Little Kaleb Lipscomb just had a week he will never forget, and certainly one that his dad, Chad, will cherish the rest of his life.
The 9-year-old third grader at Madison-Ridgeland Academy had two major accomplishments, which ended with him celebrating his first buck, taken Saturday in Holmes County during the youth gun season.
And, the nearly 140-inch buck wasn’t first on his mind.
“After we found the deer, I’ll never forget this, he turned to me and said ‘I got Jesus in my heart and I got my first buck; it’s been the best week,’” said Chad Lipscomb, a teacher and assistant baseball and softball coach at MRA. “On Tuesday night, Nov. 12, he had accepted Christ. Then on Saturday, he got that big buck, a mainframe 10 with one broken tine.
“Yep, it was a really big week for him. For both of us.”
It did not take divine intervention to get the buck. It took a decision from the landowners, who made a rare exception to their rules that afternoon to allow Kaleb the opportunity.
“We were doe hunting, trying to fill our requirement,” said Chad Lipscomb. “This place is really amazing, and it isn’t by accident. They want you to kill three does every year before you can take a buck. That’s what I spent all day Saturday trying to do.”
The father failed that morning while hunting with his stepson, Jack Clunan, 12.
“Jack and I went to this stand that morning and didn’t see anything but two small does that we didn’t get a shot at, and a spike,” Lipscomb said. “Kaleb had stayed in town and had spent the night with a friend. I went back and got him and we went back hunting that afternoon. Jack wanted to go to another stand so Kaleb and I went back to the same field that Jack and I had hunted that morning.”
The doe hunting was just as bad that afternoon.
“Unbelievable,” the dad said. “We were in that stand all afternoon and all we saw were bucks — lots of bucks. There were 11 bucks in that field most of the time. It’s a three-acre field with three shooting lanes cut through trees around it. The bucks were in the field.”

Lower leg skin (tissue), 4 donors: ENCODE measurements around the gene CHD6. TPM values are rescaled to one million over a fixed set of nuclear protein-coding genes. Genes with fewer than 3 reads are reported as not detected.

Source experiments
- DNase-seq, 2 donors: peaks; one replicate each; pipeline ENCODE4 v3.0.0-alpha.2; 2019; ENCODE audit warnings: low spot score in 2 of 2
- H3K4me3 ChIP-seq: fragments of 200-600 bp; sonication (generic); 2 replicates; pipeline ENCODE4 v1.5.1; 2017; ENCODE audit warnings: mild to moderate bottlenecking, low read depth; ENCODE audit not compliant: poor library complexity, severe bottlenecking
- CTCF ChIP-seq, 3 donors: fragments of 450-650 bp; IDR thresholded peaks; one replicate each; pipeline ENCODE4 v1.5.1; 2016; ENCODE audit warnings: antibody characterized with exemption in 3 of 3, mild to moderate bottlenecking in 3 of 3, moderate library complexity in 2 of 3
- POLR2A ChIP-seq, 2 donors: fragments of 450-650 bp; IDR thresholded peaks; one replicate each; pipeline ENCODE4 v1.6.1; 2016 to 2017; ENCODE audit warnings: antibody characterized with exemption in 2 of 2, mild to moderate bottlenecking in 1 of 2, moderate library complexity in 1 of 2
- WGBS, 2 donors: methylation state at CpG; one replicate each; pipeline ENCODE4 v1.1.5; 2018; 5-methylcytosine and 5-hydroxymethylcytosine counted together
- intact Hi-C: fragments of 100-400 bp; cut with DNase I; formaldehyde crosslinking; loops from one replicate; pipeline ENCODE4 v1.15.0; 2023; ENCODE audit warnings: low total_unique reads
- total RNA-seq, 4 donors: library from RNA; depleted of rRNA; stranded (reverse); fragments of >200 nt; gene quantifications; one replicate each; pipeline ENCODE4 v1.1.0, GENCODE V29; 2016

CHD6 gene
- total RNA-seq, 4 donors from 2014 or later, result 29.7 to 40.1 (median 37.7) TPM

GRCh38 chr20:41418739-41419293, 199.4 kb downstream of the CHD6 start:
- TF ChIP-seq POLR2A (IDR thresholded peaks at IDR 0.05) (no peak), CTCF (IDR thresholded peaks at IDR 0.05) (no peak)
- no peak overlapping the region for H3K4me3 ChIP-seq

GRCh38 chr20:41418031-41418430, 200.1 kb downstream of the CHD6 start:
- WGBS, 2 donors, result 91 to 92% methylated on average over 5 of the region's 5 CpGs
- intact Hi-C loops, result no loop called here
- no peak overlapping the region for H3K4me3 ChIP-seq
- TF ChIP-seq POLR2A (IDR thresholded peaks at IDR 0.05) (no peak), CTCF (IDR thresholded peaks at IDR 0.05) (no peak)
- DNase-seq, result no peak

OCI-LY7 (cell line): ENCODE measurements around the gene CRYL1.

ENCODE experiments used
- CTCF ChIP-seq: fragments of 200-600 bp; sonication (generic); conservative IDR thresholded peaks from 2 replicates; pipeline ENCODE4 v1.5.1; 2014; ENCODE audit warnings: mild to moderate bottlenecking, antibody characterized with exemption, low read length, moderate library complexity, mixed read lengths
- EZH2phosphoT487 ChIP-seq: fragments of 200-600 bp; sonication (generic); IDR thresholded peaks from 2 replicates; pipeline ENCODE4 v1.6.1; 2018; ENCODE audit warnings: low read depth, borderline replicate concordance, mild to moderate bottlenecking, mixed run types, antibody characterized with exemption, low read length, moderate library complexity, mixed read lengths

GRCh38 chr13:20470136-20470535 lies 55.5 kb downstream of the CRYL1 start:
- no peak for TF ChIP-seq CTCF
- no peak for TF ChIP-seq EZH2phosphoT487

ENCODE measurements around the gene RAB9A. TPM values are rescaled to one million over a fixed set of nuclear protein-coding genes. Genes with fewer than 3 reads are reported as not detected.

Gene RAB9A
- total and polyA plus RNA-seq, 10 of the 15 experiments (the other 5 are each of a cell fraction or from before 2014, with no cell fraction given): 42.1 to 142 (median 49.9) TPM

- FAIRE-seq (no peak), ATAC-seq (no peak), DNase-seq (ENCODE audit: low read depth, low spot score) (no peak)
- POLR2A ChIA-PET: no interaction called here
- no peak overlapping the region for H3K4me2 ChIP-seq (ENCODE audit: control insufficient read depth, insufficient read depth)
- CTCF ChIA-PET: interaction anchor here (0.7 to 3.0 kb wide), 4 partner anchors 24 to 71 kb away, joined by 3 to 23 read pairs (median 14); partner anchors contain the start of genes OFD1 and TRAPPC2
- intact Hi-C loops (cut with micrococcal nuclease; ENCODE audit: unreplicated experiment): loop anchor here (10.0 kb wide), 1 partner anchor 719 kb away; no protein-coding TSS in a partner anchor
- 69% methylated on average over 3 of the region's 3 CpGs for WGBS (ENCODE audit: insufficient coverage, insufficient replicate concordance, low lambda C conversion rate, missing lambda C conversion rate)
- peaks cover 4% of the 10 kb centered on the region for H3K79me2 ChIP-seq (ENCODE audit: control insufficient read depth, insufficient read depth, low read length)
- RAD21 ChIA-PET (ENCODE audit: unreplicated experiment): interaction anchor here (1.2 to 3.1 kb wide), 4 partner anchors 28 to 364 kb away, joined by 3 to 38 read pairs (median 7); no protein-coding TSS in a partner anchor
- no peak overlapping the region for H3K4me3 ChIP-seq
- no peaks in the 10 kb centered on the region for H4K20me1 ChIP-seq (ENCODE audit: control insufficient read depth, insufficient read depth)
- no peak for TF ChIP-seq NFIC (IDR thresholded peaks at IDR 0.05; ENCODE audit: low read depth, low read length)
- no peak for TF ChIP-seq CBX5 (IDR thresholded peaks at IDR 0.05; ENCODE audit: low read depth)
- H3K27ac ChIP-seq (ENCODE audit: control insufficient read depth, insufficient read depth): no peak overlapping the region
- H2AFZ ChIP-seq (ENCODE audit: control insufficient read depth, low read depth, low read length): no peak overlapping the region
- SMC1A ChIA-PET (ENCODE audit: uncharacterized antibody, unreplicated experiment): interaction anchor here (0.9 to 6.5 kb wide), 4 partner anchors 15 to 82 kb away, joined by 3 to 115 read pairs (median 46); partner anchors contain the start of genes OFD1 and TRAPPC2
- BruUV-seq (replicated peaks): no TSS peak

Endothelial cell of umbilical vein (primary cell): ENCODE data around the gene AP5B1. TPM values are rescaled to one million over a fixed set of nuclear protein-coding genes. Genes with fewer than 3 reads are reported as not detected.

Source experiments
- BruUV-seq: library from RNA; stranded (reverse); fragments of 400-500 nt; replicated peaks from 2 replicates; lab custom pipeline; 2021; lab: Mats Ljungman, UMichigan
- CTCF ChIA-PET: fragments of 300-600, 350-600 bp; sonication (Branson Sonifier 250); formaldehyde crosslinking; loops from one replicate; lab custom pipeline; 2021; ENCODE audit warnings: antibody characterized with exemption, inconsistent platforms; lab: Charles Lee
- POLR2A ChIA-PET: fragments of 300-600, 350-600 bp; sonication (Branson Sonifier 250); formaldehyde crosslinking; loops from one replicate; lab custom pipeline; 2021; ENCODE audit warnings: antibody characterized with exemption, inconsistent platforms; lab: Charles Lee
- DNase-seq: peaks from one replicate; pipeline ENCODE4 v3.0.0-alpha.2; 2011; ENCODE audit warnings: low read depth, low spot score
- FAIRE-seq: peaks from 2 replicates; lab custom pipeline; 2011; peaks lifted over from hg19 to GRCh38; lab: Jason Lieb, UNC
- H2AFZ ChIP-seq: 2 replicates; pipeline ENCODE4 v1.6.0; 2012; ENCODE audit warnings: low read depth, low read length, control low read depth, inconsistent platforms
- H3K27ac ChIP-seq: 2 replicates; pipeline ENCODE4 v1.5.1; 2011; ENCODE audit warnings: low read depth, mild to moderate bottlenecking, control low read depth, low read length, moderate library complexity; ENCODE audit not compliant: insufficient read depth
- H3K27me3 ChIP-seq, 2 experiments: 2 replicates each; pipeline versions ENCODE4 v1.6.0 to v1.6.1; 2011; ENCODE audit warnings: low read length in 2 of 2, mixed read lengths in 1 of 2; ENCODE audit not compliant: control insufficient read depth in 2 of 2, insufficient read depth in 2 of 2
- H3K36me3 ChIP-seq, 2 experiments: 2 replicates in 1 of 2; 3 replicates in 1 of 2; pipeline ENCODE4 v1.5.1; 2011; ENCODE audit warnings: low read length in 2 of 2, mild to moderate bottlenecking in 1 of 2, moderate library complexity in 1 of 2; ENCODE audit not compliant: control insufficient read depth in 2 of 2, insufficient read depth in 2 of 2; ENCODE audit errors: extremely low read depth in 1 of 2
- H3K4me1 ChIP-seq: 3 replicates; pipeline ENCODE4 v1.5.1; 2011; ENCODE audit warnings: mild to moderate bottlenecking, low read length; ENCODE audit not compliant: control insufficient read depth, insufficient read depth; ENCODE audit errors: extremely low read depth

Stringent doe requirements have that kind of effect on buck/doe ratios.
“It was kind of frustrating for Kaleb, because there were all these bucks and he couldn’t shoot one,” Chad Lipscomb said. “He has killed several does but never a buck. We had two small 8-points sparring in the field. And this big buck comes out. He made a couple of runs at the sparring bucks.
“The big buck stayed within 50 to 150 yards, and at one point he was 50 yards away, broadside. Kaleb turned to me and whispered, ‘this is the best and worst hunt ever.’”
With darkness approaching, Chad Lipscomb started sending text messages.
“We were hunting at a private camp, a place that the family of one of my former baseball players (from MRA) have,” he said. “I started texting him that we had a 140- to 150-inch buck in the field and no does. He text me back: ‘Shoot that buck. Let Kaleb have at it!’
“The buck was just about out of the field at that point. He had about 10 yards between him and the edge of the woods, and if he made it to the trees he’d disappear. I told Kaleb to get ready and if the buck gave him a broadside shot to pull the trigger.”
The father knew the opportunity was coming.
“The buck was walking toward the same path that he had used to come into the field, and he was going at an angle that he would have to turn slightly to enter the path,” Chad Lipscomb said. “When he was about five steps from the trees, he turned and gave Kaleb a perfect 150-yard shot. I told him ‘if you’re on him, squeeze the trigger.’”
Little Kaleb responded with the roar of his dad’s 280, sending the 150-grain bullet on a perfect path to the buck’s vital region. The big deer jumped and made it to the woods. The kid knew his shot was true, his dad said, and he started saying “I got him. I got him.”
“I was watching through the binoculars and I could tell he had hit the buck,” Chad Lipscomb said. “We waited a bit and then we had to run all the rest of the bucks out of the field before we went and looked. The big buck had made it about five yards into the woods and went down. As soon as I hit that trail, I looked in and saw him.”
The buck was massive, weighing over 250 pounds. Its 10-point mainframe would be scored a 9, since one tine was broken off. Both bases measured over 5½ inches and it had an inside spread slightly over 17 inches.
“It was the biggest buck that has been taken off their land,” Chad Lipscomb said. “Back at the camp, my former player’s dad came over and told me, ‘you guys owe me a few does.’ He was smiling and I told him ‘we sure do.’”
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